NEW YORK — Baseball players and owners signed an agreement for a new labor contract Tuesday, a deal that makes baseball the first North American professional major league to start blood testing on human growth hormone and expands the playoffs to 10 teams by 2013.
The five-year deal collective bargaining agreement makes changes owners hope will increase competitive balance by pressuring large-market teams to rein in spending on amateur draft picks and international signings.
Other highlights of the deal include: players will be required to play in the All-Star game unless injured or excused; instant replay will be expanded to include decisions on foul lines and traps, subject to an agreement with umpires; players, managers and coaches may not use smokeless tobacco products during televised interviews and may not carry them in their uniforms; players arrested for DWI will be required to undergo mandatory evaluation; and players will start wearing improved batting helmets manufactured by Rawlings by 2013.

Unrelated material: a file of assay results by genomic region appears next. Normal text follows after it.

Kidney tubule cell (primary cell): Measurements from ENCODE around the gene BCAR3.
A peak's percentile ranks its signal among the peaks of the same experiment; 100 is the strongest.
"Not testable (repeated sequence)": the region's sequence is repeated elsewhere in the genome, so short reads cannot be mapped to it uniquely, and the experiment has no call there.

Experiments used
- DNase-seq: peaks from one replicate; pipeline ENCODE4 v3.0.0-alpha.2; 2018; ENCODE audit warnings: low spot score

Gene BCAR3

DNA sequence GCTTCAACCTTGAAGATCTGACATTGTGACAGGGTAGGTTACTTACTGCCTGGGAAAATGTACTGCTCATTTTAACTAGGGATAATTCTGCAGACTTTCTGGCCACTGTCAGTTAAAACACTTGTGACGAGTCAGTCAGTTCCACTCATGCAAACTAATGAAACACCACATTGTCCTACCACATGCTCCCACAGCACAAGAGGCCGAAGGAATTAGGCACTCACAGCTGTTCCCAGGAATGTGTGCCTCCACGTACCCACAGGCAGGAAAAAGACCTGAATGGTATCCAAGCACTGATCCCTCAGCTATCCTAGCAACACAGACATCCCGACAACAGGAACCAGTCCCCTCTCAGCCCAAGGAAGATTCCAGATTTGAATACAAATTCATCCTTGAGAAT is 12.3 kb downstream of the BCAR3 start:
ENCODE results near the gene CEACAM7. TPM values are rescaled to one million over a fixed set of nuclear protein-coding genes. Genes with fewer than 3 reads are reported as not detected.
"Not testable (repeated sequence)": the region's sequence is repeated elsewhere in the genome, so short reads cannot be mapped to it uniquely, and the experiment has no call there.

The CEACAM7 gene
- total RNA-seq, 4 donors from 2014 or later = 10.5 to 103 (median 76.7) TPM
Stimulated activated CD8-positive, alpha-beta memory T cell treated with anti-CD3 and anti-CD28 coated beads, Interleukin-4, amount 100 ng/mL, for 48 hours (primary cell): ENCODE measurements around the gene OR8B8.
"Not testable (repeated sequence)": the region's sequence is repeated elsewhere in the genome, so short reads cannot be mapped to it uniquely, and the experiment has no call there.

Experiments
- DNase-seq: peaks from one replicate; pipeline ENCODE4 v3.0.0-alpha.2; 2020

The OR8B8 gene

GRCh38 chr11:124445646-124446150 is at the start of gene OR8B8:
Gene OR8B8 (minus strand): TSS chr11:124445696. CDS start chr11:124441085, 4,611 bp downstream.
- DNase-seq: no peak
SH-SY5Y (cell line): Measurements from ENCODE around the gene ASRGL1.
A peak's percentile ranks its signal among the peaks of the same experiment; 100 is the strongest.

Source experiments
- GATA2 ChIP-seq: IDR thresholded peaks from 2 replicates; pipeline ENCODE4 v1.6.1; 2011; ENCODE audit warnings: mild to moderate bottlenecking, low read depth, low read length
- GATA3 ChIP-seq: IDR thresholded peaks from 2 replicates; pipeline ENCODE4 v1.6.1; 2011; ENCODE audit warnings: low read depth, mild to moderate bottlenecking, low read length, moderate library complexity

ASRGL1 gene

An initial positive test for HGH would result in a 50-game suspension, the same as a first positive urine test for a performance-enhancing substance.
“This was very important to me,” baseball commissioner Bud Selig said. “This really is in everyone’s best interest.”
Random testing for HGH will take place during spring training and the offseason, but there is no agreement yet on random testing in-season. There can be testing at any time for cause.
The deal, which still must be ratified by the players and owners, is the first contract since Michael Weiner replaced Donald Fehr as union leader last year.
As for the playoffs, there will be an additional two teams starting in 2012 or 2013 that will give baseball 10 of 30 clubs in the postseason. In the NFL, 12 of 32 teams make the playoffs. In the NBA and NHL, 16 of 30 advance.